This tightening of the labour market is favourable to employees, who still hold the high ground in terms of salary negotiation. Christine Lagarde’s bellicose discourse in the face of a future rate cut is largely attributable to these elements. The ECB19 will be very attentive to the results of wage negotiations taking place during this first quarter. Wages could rise between 4%17 and 5%.17 However, to align with an inflation target of 2%, the ECB favours wage growth of around 3%.17 We believe that wage levels should normalise in the euro area, as is beginning to occur in job offers, validating the assumption of a rate cut in June. In the euro area, inflation might fall around 2%20 by the end of the year, without declining to levels seen in the pre-covid era.

On the broader growth front, a recovery is expected, but we seem to have passed a low point, as evidenced by the latest PMI index publications, which show a slight rebound, as well as a simmering recovery in services. 

The February Composite PMI Index reached its highest level in 8 months. This is combined with improved manufacturer sentiment, even if gains remain low. The increase in new orders is a positive point as is the decline in wholesale energy  prices, which should ultimately benefit energy-intensive industries. One area to look out for in the coming months is construction and real estate, especially in Germany and France. The number of building permits is down, while the number of real estate loans is low. A relaxation of credit conditions would be a strong positive signal in favour of recovery.

China: Seeing through the market rebound to reality

In China, the strong monthly performance of domestic shares, partly related to measures put in place by the authorities to stabilise the market, should not make us forget the economy’s structural difficulties. Chinese households are suffering a negative wealth effect related to the collapse of real estate and domestic consumption is struggling to rebound. On the supply side, industrial data remains poor, with a manufacturing PMI index that contracted for the fifth consecutive month in February (at 49.1, still below 50).

The trend of consumer prices is close to zero, contrary to Western countries, while that of production prices is down over a year. Fiscal stimulus plans that serve supply, not demand, have so far only accentuated this trend. This causes some to say that China should continue exporting its deflationary pressures to the rest of the world this year, via a rebound in exports.

Finally, the Chinese government has set a GDP21 growth target of 5.0%19 for the second consecutive year. This objective was reached, or even exceeded last year, but a priori seems more ambitious this year. One certainty: further monetary and fiscal stimulus is on the way, including potentially direct support for household consumption, should spending dynamics weaken in the coming months.

Markets are scrutinising company results

Earnings season is coming to an end in the United States and results have exceeded expectations. Three-quarters of companies posted better-than-expected results and more than half exceeded revenue forecasts. The anticipated growth rate for US companies in 2024 is 10%19 to 12%.19 Consequently, we should note an increase in valuations in the technology compartment, despite the 40 basis points increase on US 10-year rates. This phenomenon demonstrates that investors are willing to pay more to participate in this growth. Such valuation levels do put some pressure on the companies involved—a reduction in rates would partially reduce this.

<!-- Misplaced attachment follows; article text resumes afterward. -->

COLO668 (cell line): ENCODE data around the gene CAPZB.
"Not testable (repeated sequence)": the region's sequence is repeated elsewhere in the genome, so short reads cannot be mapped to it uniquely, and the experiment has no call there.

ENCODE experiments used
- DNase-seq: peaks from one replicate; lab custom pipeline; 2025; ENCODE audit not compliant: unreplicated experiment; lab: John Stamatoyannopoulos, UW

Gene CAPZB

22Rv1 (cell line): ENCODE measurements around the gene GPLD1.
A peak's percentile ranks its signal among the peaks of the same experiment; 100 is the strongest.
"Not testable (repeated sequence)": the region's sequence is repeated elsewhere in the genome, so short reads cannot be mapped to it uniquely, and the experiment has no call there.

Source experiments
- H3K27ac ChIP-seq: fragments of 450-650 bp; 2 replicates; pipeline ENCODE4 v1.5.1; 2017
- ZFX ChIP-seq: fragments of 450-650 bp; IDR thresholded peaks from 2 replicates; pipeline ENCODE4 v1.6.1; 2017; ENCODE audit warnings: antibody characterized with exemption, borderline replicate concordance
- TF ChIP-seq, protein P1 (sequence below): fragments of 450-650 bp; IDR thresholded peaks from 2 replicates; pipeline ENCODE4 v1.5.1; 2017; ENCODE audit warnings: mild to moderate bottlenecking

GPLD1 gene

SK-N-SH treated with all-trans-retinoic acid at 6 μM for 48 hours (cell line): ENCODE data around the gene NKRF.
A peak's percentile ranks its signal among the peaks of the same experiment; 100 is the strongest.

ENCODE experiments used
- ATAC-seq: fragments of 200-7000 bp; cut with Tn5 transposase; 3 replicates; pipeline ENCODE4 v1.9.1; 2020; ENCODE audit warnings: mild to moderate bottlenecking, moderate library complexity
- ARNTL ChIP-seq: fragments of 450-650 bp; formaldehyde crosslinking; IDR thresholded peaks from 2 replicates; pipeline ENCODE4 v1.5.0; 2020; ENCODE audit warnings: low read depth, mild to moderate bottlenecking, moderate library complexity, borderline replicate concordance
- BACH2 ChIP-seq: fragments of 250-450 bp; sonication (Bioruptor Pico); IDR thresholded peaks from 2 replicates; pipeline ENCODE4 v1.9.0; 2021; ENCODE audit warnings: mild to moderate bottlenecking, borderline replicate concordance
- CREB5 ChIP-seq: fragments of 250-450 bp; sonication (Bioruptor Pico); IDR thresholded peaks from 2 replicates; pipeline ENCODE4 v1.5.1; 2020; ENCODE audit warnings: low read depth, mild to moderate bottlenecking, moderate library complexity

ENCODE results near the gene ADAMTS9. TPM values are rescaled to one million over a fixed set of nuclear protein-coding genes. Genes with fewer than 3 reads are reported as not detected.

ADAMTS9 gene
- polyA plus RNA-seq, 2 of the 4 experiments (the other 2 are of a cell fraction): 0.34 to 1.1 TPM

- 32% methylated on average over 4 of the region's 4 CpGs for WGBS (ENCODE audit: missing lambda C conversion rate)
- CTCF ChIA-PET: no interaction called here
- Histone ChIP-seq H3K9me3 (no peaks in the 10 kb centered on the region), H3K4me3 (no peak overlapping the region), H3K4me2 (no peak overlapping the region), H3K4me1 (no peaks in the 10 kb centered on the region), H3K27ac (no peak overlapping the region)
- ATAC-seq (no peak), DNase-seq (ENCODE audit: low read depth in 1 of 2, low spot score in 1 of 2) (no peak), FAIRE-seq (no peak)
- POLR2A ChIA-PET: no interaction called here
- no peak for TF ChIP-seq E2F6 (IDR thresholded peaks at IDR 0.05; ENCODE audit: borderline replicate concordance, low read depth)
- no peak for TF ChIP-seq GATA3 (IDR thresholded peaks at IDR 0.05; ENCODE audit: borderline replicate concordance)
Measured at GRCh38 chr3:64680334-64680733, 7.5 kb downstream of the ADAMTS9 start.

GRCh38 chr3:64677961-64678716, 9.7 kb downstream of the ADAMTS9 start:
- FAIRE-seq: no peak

In Europe, three-quarters of companies have published their results, but only exceeds expectations. On turnover, again, just under half surpassed their forecasts. This is the weakest quarter since T4 2019 and further downgrades are possible in company forecasts of anticipated growth for 2024.

The Long View

Investors: time to turn off the caps lock?

The small & mid-cap underperformance of the past several months now has the look of a fundamental phenomenon, fuelled by coherent factors and framed by rate increases. It also has rather mechanical aspects. Simplifying in the extreme, you might say it comes from sales of the smallest securities by investors seeking to expose their portfolios to the very strong growth prospects of Artificial Intelligence (AI). Indeed, there is no longer a company, a university or government-like organisation that validates the launch of major research or development projects without incorporating an AI-based component. However, this requires access, for example, to Nvidia’s products; if the latter deigns to provide them with a reasonable deadline and at decent prices. Everyone quickly grasped that never before had prospects for the development of an industry seemed clearer, this time even eschewing the bold assumptions markets made in the early 2000s to model the price of so-called Internet securities.

Conclusion? No equity investor can dare to forego Nvidia shares. And because we’re in a period when all-round money creation appears stalled, we must find enough to finance the strengthening on Nvidia or a roughly equivalent large-cap company. In this context, shedding small & mid-caps is an option all the more rational as the increase in rates penalises these values, which are often perceived as a way to bet on growth or consolidation. Moreover, it is worth remembering  the 1970s, which  demonstrated that a company’s ability to preserve or even increase its margins in inflationary times depends mainly on its size. With a few exceptions, the largest players outperformed their smaller peers. Finally, in some sectors, relative debt levels do not favour small companies, which are more indebted on average than the largest of their competitors. The divergence induced by this behaviour – the sale of small & mid-caps to finance the purchase of large caps – should come as no surprise. It feeds itself.